The Truth Police
Joel Cohen and Katherine A. Helm|Law.com
The 9th U.S. Circuit Court of Appeals recently issued a decision that got people talking about the truth-seeking process in the law. For those who took notice, many asked incredulously, was our government actually trying to regulate false expression, in the form of lies? Do we have a truth police state in America? Now, we’re not talking about the 9th Circuit case holding that tattoos are expressions protected by the First Amendment, nor are we referring to the 9th Circuit’s en banc ruling permitting the government to invoke the state secrets privilege to end a lawsuit against the Bush administration’s alleged torture program. Governmental regulation of the truth is an existential undercurrent in many cases, even for non-conspiracy theorists, and the 9th Circuit had a busy summer.
We are talking about a case that directly addressed truth, and the extent to which the government can regulate untruths. That case is U.S. v Alvarez, 2010 WL 3222192 (9th Cir. Aug. 17, 2010) and the facts are as follows: Xavier Alvarez was a new member on a water district board in California who publicly introduced himself at a meeting as a “retired marine of 25 years” who had been “awarded the Congressional Medal of Honor.” These were lies. Alvarez never served in the marines, nor in any military capacity, and had certainly never received any military award. The FBI got a hold of a recording of the water board meeting and prosecuted Alvarez under the Stolen Valor Act, which makes it a federal crime to “falsely represent [oneself], verbally or in writing, to have been awarded any decoration or medal authorized by Congress for the Armed Forces . …” 18 U.S.C. § 704(b).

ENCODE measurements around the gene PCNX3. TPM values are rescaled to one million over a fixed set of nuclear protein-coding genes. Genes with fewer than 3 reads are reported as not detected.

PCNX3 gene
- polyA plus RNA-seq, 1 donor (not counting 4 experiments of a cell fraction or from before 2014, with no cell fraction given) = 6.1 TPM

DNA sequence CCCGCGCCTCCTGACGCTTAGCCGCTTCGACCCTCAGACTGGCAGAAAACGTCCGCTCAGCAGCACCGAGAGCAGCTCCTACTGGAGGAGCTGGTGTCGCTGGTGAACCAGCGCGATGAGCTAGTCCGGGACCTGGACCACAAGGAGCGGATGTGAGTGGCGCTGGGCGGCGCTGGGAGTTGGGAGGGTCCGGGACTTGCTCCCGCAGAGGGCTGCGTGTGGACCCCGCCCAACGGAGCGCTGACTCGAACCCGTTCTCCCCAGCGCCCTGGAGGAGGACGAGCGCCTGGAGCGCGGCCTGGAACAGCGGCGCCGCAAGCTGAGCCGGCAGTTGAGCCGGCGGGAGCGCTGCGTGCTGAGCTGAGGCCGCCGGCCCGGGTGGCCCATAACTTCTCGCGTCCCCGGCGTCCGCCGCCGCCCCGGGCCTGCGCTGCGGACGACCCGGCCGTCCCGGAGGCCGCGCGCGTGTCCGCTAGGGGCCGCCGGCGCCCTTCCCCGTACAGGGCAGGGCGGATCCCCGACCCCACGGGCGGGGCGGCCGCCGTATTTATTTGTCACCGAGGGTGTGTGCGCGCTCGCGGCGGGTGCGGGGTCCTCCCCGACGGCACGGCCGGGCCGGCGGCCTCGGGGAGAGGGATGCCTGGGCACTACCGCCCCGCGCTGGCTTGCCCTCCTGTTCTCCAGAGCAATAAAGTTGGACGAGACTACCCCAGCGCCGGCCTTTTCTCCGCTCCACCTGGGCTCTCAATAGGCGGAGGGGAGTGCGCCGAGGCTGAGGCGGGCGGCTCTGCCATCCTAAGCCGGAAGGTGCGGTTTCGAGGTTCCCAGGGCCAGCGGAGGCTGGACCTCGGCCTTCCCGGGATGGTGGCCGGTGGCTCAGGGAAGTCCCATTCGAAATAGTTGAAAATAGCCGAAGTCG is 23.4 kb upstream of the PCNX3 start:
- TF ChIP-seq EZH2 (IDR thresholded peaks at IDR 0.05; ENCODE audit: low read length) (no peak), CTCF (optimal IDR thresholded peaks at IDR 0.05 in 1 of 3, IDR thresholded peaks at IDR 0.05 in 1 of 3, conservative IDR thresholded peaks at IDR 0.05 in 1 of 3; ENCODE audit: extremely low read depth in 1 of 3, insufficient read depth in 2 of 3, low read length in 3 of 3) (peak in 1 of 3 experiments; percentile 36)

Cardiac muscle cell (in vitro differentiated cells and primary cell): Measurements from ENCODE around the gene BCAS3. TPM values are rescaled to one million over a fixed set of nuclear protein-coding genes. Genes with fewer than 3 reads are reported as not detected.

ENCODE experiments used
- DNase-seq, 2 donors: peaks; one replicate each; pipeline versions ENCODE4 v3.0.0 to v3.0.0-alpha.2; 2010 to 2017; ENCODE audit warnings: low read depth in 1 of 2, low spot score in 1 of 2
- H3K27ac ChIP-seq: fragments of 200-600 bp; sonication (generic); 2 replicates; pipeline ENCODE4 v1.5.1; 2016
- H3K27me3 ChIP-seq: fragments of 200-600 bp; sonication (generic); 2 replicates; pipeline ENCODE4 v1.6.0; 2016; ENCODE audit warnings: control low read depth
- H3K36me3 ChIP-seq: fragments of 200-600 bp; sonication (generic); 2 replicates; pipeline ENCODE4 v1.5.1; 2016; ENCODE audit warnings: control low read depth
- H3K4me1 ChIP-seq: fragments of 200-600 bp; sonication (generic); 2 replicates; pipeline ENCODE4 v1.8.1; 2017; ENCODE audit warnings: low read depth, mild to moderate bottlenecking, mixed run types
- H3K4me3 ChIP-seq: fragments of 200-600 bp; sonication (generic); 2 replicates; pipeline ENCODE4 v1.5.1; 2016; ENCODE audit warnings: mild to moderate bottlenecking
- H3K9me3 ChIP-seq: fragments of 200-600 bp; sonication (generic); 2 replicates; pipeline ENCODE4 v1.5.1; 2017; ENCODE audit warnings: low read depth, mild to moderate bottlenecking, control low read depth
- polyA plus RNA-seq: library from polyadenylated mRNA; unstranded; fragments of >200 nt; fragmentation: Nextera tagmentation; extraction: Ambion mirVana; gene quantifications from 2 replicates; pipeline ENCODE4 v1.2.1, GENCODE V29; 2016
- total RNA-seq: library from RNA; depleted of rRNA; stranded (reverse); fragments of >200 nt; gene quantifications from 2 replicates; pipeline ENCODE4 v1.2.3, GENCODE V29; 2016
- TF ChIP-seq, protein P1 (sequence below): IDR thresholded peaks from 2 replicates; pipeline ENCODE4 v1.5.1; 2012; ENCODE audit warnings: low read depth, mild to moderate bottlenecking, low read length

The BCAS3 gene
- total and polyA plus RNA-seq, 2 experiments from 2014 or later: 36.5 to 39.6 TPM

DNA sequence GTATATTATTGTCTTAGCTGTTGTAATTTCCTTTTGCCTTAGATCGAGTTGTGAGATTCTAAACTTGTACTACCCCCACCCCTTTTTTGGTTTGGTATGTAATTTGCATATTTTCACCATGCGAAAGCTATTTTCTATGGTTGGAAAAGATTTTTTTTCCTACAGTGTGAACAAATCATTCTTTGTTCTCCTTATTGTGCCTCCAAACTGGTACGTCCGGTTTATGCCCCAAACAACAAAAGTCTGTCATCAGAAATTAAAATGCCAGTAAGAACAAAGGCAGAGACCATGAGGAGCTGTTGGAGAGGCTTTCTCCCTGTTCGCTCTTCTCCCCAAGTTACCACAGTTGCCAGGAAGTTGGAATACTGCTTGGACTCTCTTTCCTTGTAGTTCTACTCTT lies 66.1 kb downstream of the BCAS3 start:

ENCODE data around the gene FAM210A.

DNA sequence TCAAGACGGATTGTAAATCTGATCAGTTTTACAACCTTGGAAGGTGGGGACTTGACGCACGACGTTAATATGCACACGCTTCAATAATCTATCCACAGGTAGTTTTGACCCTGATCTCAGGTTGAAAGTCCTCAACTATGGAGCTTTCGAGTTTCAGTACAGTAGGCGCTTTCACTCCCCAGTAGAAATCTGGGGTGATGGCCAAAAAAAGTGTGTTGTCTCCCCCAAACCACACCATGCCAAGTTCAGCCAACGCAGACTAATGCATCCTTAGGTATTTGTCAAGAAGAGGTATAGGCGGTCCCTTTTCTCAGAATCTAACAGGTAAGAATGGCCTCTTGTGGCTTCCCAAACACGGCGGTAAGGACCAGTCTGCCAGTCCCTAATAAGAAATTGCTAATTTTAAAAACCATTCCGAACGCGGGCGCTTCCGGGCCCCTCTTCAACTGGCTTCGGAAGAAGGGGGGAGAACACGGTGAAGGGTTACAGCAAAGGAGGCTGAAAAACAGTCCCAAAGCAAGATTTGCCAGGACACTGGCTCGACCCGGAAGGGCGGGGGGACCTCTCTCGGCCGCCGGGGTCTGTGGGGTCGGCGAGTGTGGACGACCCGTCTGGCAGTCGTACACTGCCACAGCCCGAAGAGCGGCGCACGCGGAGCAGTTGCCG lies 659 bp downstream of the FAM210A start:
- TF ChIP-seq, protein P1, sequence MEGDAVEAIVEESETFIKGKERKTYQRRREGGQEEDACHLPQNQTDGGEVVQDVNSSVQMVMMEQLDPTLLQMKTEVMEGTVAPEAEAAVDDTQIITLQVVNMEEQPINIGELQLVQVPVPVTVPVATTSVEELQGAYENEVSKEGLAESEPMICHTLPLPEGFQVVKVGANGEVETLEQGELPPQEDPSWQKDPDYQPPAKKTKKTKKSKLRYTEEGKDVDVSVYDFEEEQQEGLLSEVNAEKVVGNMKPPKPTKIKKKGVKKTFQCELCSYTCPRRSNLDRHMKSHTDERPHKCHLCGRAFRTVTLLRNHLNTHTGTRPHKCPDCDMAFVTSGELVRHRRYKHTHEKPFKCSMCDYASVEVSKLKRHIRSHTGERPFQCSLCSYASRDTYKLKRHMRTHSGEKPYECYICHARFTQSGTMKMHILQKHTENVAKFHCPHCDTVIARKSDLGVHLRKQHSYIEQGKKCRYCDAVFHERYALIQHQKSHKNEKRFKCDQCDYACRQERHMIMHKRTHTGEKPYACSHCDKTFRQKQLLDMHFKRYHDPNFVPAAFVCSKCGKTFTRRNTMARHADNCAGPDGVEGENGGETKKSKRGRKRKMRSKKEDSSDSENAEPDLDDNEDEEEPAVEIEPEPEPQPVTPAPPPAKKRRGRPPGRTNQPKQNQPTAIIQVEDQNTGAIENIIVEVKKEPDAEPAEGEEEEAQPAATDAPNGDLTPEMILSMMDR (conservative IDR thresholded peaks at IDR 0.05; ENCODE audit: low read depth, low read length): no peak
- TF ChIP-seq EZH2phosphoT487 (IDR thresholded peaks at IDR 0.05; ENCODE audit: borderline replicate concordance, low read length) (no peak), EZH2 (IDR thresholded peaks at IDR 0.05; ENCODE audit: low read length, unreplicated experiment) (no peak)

The 9th Circuit held the statute invalid as unconstitutional under the First Amendment, based on it being a content-based regulation of speech that did not survive strict scrutiny and was not recognized as an unprotected category of speech, such as defamation, obscenity, fraud, incitement or speech integral to criminal conduct. Bloggers and pundits, as they are prone to do sometimes, quickly whittled this holding down to a so-called “constitutional right to lie.”